Understanding Life Insurance Policies
Life insurance can obviously be a good thing to have, but with the many options available to seniors and elderly persons, it can all be a little overwhelming. It’s also important to remember that if you don’t really need it, you shouldn’t buy it. So let’s first look at that question: Do you need life insurance? The answer to that question varies from person to person. For instance, if one does not have any dependents, that individual most likely does not need life insurance. Also, if you do not contribute a significant percentage of your family’s income you might not need life insurance.
However, if your salary is important to supporting your family, paying a mortgage or any other recurring bills, or sending children to college, then life insurance becomes important in making sure these financial obligations are still covered in case something should happen to you.
So, how much life insurance do you need exactly? That can be difficult to answer, since the amount you need is dependent on factors like other sources of income, the number of dependents, your debts, and your lifestyle. However, as a general guideline, you’re looking at between five and ten times that of what you make per year.
If you’re curious which type of policy to buy, some experts recommend a term life insurance policy if you’re under 40 and don’t have a family disposition to life threatening illnesses. This type of insurance policy offers a death benefit but no cash value. On the other hand, a whole life policy offers a death benefit and cash value but is oftentimes much more expensive. Half of all the cash value policies are surrendered in the first seven years, and this causes the coverage to be extremely expensive due to huge commissions (of thousands of dollars in the first year) and fees that limit the cash value in early years.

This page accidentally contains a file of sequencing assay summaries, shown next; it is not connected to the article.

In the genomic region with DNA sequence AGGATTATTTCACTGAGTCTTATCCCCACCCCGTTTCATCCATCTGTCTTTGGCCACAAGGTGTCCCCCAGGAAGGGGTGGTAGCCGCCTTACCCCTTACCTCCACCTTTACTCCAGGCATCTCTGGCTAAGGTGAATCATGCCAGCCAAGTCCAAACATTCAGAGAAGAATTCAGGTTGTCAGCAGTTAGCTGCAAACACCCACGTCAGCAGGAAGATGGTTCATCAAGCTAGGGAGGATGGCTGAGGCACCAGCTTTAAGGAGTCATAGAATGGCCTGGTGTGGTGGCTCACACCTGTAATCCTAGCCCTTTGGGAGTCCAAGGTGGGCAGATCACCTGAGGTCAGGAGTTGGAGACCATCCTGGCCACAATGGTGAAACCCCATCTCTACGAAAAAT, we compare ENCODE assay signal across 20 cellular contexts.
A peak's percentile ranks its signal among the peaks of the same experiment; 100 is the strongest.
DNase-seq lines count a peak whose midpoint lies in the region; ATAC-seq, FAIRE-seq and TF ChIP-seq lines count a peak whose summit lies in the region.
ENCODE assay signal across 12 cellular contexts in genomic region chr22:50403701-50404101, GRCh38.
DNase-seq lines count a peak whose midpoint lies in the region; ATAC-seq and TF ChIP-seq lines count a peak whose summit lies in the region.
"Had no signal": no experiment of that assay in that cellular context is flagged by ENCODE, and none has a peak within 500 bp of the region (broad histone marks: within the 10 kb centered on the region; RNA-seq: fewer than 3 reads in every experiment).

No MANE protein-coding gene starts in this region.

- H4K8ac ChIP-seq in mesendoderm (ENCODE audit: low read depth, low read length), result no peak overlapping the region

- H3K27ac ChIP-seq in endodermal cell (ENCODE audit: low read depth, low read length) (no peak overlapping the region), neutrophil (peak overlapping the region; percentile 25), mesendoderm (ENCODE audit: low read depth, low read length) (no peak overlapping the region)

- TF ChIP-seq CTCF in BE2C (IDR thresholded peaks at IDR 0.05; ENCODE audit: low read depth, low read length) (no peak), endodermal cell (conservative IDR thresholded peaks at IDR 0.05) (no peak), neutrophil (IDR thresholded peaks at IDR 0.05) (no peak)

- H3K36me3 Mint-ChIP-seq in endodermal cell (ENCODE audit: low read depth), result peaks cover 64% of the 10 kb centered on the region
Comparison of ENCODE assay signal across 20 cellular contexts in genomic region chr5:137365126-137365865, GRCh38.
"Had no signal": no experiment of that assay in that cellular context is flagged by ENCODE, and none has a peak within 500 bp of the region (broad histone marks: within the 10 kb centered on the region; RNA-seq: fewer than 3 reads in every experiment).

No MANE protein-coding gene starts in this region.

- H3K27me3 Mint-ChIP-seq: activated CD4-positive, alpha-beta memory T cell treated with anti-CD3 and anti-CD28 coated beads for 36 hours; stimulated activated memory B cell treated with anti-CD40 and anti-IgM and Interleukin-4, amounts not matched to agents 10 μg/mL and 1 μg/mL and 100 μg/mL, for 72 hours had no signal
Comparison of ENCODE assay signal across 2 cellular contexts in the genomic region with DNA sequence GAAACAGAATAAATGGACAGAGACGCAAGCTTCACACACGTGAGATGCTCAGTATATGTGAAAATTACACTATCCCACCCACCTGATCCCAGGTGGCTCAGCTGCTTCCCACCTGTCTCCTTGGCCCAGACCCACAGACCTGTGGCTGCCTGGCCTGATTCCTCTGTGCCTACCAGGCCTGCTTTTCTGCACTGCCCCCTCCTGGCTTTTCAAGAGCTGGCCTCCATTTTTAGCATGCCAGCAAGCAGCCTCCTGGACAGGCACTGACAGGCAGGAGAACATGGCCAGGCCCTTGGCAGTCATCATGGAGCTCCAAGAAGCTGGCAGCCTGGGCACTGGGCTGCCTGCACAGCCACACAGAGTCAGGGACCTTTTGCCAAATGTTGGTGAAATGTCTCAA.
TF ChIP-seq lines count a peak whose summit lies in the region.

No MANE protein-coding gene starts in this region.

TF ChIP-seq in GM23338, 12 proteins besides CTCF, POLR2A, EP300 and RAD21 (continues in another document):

In the case of a whole life policy, premiums stay the same throughout the duration of the policy (until your death), even after all premiums have been paid. A reserve of cash is accumulated, but you don’t control how that cash is invested.
With variable life policies, a cash reserve is accumulated in which you can invest in any choices offered by the insurance company. The value of the reserve is dependent on how well those investments are doing.
Universal life policies will allow you to vary the amount of your premium by using a part of the earnings you’ve built up to cover part of the cost of the premium. You also have the option to vary the amount of the death benefit, but you’ll pay higher administrative fees in exchange for this flexibility.
So how much does it cost? The cheapest insurance will likely come from the group life insurance plan from your employer, and these are mostly term policies, which means you’re covered for the length of your employment with that company. Although, it’s worth noting that some policies can be converted upon termination. Costs of other insurance greatly depends on how you buy, the type of policy you choose, the underwriter’s practices, how much commission that the company pays the agent, and more.
There is much more to consider, but to wrap up, remember to educate yourself on the basics of life insurance, find a broker you trust, and then have his or her recommendations evaluated by a fee-only insurance advisor. Life insurance can be important, and it is. But you want to make sure that you’re making the right choices for both you and your family.